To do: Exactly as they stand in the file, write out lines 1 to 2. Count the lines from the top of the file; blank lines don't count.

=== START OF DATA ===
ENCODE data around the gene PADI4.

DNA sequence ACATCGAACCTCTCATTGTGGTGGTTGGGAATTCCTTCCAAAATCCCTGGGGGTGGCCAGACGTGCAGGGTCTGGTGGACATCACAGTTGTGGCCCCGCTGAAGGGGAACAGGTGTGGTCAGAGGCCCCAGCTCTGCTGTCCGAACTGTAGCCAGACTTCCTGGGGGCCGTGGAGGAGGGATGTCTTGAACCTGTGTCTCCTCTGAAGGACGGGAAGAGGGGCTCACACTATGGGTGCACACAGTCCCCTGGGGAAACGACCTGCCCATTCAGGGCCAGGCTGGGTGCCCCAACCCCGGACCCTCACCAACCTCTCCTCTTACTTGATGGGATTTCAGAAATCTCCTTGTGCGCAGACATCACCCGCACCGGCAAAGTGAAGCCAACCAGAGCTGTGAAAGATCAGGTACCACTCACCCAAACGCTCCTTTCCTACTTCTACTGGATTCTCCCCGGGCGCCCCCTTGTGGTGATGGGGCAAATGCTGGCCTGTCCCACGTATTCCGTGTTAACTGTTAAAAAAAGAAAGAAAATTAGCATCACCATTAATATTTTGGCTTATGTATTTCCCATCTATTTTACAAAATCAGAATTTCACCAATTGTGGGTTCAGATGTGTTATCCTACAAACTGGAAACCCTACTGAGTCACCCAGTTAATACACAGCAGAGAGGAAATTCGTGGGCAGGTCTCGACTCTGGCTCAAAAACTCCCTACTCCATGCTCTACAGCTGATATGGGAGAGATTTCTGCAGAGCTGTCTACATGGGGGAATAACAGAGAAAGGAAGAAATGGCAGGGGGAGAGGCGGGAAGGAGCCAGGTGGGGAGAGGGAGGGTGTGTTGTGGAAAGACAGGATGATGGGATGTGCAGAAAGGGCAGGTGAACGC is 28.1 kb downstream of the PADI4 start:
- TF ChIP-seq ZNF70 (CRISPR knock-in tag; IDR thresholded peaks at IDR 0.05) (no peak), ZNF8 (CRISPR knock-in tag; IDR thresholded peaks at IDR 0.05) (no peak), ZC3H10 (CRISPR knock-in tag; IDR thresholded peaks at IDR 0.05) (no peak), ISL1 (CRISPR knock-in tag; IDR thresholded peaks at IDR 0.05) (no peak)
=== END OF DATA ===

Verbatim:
ENCODE data around the gene PADI4.

DNA sequence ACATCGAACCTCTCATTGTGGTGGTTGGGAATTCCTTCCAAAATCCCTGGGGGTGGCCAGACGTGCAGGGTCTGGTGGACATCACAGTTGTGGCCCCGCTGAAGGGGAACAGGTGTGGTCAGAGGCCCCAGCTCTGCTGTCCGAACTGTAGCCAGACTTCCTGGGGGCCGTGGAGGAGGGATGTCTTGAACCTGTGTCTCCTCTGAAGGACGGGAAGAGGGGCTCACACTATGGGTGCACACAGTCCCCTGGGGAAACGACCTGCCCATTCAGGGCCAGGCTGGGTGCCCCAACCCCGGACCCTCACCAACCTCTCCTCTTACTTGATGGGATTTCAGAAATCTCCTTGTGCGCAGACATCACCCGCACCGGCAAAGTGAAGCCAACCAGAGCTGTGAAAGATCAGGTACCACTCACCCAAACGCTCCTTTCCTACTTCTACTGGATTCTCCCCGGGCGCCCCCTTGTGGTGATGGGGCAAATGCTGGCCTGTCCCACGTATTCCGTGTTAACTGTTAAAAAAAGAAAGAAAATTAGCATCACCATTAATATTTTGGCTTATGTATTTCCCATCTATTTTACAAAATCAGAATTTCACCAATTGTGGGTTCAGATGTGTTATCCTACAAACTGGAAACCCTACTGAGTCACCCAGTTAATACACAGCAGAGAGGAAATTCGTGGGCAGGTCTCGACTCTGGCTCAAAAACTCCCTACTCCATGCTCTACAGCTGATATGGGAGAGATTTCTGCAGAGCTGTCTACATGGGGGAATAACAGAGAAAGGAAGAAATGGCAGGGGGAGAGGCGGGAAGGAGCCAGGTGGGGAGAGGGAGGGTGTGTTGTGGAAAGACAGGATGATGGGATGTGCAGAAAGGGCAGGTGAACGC is 28.1 kb downstream of the PADI4 start: